Blazing through anti-gravity tracks at high speed! Taking other racers out with a bunch of weapons! Getting slapped back and forth between two sides of the track while you can’t see where you’re going! Racing in the future sure is exciting. It’s been five long years since fans backed Pacer on Kickstarter. Back then, it was known as Formula Fusion, but they changed the name because they wanted it to be less generic. This spiritual successor to Wipeout has the looks and speed down, plus the tracks can be fun and flashy. But the combat is weak and some of the tracks are just plain awful, diminishing some of the game’s appeal.
If you’re reading this, I refuse to believe you’ve never heard of a futuristic racing game before, which is exactly what Pacer is. You’re dropped into the cockpit of a weird racing pod and must take part in a variety of different event types with the aim of getting the gold, or something. The game is made with some original members of the old Wipeout team from way-back-when and that influence is extremely clear. As this is a racing game, there’s no plot, characters, or setup either. Which is a good thing, as there are no racing games with good plots.
The right career
Career modes are often strange in games like this. They’re typically devoid of inspiration and are generally just a series of regular races that are meant to familiarize you with the tracks and gameplay before jumping online. Pacer still does that, mind you, but the career mode is surprisingly varied and fleshed-out versus what I was expecting. For starters, it’s laid out in a somewhat confusing manner that should make sense after a bit of time has passed. It begins with it a few tutorial levels before shoving you into the career structure.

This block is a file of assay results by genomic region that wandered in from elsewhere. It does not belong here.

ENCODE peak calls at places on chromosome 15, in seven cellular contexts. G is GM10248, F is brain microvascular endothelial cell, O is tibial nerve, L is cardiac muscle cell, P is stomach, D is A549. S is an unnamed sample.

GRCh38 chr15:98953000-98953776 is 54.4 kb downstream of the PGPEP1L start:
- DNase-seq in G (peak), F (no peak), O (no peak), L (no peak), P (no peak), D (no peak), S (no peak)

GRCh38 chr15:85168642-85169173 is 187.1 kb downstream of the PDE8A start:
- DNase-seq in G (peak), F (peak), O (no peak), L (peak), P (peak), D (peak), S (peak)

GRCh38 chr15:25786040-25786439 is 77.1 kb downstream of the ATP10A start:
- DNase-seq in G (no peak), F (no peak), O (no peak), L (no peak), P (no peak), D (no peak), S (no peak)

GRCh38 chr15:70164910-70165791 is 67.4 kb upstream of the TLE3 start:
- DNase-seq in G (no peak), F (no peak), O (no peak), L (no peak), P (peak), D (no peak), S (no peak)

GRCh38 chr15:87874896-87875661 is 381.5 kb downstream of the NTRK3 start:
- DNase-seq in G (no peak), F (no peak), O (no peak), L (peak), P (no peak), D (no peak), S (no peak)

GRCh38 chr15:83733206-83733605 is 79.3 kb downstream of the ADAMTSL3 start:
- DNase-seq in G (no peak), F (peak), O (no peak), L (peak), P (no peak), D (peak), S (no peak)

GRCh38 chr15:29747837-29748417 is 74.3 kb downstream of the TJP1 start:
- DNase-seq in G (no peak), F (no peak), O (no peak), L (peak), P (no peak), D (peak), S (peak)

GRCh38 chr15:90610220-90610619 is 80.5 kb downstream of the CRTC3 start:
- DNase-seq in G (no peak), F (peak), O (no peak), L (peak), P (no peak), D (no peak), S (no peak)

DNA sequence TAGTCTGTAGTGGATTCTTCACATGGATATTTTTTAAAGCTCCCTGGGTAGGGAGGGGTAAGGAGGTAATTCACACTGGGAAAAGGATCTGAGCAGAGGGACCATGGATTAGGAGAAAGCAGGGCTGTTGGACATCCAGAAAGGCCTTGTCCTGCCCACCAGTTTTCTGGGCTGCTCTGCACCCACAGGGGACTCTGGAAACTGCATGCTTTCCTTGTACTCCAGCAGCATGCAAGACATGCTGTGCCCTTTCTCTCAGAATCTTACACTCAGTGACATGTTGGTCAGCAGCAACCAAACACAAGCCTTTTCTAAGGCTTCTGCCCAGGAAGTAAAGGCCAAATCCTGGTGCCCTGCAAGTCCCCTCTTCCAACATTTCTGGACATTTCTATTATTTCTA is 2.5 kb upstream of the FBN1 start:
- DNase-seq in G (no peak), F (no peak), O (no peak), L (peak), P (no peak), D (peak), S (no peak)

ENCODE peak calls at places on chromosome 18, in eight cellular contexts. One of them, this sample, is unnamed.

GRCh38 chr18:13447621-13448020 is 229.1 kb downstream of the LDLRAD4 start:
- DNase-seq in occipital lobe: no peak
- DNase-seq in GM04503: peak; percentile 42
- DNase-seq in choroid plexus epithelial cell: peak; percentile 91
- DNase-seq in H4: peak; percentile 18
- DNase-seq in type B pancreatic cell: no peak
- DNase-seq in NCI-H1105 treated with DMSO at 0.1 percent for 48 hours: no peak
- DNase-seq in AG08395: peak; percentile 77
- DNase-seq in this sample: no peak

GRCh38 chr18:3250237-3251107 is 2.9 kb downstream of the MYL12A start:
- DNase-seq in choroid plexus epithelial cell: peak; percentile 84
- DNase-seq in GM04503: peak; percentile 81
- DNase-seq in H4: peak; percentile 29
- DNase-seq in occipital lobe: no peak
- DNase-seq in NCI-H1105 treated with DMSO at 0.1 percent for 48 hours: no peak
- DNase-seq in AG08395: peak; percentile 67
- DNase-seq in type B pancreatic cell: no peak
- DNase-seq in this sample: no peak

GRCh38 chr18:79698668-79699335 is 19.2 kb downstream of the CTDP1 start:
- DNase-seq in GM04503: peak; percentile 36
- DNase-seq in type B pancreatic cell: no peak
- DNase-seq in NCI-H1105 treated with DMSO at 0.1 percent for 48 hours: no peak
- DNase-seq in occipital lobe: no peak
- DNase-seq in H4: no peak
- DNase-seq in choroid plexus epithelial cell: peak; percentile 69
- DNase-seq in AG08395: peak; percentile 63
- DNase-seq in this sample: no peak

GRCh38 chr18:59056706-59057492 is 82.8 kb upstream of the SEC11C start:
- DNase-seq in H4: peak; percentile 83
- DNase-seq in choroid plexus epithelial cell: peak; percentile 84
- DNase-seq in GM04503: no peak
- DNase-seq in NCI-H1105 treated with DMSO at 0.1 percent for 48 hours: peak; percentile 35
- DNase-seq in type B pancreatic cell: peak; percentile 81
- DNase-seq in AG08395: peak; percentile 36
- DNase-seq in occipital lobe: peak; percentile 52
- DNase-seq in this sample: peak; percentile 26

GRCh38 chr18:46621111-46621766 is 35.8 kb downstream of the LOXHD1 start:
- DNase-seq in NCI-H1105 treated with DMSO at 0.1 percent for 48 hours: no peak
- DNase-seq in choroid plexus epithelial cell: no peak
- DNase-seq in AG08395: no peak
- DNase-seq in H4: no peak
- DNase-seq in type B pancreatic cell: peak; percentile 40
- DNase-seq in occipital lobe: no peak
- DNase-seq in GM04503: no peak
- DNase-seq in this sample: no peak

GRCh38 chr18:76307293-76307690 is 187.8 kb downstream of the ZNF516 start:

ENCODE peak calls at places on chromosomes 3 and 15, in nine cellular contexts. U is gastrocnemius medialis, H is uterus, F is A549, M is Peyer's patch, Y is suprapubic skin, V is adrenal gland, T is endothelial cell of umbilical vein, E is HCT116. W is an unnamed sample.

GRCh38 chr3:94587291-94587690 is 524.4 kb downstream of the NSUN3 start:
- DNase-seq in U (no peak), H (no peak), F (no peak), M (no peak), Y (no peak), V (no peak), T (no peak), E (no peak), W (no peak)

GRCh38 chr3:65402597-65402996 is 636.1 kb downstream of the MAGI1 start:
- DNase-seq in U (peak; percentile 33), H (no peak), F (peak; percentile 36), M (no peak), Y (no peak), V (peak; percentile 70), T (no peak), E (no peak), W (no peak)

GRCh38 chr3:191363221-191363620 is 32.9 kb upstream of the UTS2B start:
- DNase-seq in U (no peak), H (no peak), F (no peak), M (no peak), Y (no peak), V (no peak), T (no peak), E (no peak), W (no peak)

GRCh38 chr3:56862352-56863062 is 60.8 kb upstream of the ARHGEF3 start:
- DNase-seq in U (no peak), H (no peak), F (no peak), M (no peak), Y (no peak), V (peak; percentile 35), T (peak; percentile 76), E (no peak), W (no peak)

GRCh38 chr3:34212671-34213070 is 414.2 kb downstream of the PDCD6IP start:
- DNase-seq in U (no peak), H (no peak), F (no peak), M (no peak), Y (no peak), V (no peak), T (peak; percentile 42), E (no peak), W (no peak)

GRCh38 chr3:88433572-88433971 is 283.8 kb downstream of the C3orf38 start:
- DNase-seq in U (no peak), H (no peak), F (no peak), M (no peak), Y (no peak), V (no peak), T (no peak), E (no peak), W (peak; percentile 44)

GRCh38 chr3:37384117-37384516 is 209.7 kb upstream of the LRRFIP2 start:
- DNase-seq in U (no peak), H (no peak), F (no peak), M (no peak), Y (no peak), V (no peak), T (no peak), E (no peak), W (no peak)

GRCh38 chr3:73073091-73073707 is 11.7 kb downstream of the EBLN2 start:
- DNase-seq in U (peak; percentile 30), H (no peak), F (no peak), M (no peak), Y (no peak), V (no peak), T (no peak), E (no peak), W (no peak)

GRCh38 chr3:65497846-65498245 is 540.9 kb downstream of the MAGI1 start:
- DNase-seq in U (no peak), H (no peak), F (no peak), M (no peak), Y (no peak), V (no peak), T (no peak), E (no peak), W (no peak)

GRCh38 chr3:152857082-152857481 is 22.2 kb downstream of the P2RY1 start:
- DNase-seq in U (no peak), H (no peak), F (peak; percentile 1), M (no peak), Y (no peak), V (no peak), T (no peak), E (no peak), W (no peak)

It works like this: you have different speed classes in Pacer that you’ll unlock by progressing, which is familiar. You’ll start out by taking part in a three-race grand prix event where you’re meant to finish in the top three. Once you do, you’ll unlock a set of events. Each set is comprised of three different sponsors with seven events each and each of these sponsors has a certain amount of goals you can choose to complete. At first, you have to select one of the three sponsors, which dictates which craft you’ll be piloting for those seven events. You’ll then be locked to that sponsor until the seven events are completed with, once again, at least third place per event. Once you do that, you can then do the other two sponsor’s events. Completing all 21 of these events then allows you to access the next grand prix.
Truthfully, I’m rather fond of all of this. It’s so much more interesting than just going through a set of plain races, but it gets even better. There’s a good amount of variety to the goals you’re given in these. There are routinely regular races, sure, plus other familiar modes, such as elimination where the racer in last place is eliminated once a timer counts down. But there are also events where you have to compete with the AI to shoot down the most racers. And the weapons you’re forced to use vary. There’s an event where the race is decided by who gets the fastest lap overall. One where you can’t steer your craft aside from air-braking. Another where you have to stay within a certain space or you take persistent damage. There’s almost always something new to see in Pacer, which is fantastic.
Into the lead
You know the drill here. For Pacer‘s career mode, your craft is selected based on the sponsor, but you can change performance and weapons presets, including custom ones. The high speed one is your best chance of victory much of the time, but sometimes you’ll want a craft with better defense. Other modes allow you to customize your own cosmetics loadout, but I couldn’t get this to work during the grand prix mode in career. As for weapons, each craft can equip two and these can have a couple of mods each, which can vary up your playstyle a bit.